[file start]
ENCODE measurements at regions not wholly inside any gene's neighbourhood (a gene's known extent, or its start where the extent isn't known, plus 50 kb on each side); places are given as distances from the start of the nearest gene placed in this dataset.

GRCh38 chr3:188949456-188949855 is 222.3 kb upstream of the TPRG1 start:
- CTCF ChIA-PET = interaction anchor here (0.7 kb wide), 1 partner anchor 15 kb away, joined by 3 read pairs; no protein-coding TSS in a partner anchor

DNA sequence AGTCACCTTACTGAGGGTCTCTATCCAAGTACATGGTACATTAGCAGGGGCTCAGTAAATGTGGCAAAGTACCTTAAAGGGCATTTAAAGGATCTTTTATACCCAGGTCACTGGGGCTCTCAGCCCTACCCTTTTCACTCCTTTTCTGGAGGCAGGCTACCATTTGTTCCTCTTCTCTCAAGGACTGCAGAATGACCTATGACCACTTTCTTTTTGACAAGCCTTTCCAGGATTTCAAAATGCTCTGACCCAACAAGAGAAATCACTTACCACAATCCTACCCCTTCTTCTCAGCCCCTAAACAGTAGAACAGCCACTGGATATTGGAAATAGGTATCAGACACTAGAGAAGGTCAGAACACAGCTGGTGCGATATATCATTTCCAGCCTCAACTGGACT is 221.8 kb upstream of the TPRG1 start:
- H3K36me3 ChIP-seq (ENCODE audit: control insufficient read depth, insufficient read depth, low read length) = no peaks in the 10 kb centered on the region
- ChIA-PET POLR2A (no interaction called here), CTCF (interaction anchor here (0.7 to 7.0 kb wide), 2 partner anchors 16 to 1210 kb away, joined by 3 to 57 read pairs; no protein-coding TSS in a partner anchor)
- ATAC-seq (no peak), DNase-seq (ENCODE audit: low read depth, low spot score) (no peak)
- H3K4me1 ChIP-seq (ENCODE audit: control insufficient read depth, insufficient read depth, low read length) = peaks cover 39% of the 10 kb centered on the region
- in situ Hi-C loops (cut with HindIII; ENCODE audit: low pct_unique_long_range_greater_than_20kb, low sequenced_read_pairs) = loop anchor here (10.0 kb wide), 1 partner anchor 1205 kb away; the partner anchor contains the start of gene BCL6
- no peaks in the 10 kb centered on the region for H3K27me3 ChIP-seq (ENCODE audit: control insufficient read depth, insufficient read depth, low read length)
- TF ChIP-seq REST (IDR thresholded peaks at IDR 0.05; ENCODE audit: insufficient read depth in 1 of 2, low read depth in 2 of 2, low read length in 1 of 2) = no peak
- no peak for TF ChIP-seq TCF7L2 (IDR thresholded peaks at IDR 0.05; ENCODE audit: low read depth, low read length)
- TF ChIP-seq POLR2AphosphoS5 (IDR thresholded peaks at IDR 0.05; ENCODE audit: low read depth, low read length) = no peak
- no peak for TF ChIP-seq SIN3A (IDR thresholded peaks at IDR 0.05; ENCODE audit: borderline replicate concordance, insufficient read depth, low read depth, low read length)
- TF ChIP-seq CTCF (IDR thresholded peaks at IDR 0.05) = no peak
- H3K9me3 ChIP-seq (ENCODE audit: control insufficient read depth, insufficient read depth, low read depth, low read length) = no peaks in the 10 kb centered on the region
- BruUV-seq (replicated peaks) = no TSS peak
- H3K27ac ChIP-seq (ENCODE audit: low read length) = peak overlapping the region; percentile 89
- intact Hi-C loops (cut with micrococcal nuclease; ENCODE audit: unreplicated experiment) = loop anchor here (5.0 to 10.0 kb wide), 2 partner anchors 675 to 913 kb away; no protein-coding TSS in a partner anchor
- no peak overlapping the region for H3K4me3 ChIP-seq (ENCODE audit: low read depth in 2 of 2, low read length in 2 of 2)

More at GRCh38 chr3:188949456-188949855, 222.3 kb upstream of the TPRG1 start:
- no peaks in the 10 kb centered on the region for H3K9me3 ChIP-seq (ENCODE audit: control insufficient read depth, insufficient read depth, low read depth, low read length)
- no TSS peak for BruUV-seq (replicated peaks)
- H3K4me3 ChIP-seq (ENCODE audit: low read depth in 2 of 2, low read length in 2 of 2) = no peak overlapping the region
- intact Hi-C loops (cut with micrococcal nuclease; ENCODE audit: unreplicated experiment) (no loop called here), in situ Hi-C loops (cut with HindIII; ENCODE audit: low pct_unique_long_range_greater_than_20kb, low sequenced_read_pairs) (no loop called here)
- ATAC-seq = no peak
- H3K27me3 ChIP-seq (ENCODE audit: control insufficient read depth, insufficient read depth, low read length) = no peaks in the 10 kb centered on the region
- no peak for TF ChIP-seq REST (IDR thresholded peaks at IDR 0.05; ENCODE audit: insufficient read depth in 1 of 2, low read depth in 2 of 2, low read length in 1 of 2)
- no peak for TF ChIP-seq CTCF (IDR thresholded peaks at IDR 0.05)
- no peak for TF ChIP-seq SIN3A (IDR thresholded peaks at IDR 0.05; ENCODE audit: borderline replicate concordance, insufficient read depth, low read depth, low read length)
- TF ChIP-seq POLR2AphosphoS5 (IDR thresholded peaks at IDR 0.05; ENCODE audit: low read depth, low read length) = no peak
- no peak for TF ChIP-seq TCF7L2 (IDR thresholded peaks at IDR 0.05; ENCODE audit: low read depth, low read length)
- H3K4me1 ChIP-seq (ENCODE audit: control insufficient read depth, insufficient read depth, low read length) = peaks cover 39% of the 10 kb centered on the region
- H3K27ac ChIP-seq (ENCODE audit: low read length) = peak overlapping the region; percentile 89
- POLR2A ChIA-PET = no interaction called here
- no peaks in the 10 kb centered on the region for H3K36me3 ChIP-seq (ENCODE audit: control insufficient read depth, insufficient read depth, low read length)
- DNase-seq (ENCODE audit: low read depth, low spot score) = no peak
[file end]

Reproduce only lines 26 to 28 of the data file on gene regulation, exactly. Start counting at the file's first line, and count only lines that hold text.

- ATAC-seq = no peak
- H3K27me3 ChIP-seq (ENCODE audit: control insufficient read depth, insufficient read depth, low read length) = no peaks in the 10 kb centered on the region
- no peak for TF ChIP-seq REST (IDR thresholded peaks at IDR 0.05; ENCODE audit: insufficient read depth in 1 of 2, low read depth in 2 of 2, low read length in 1 of 2)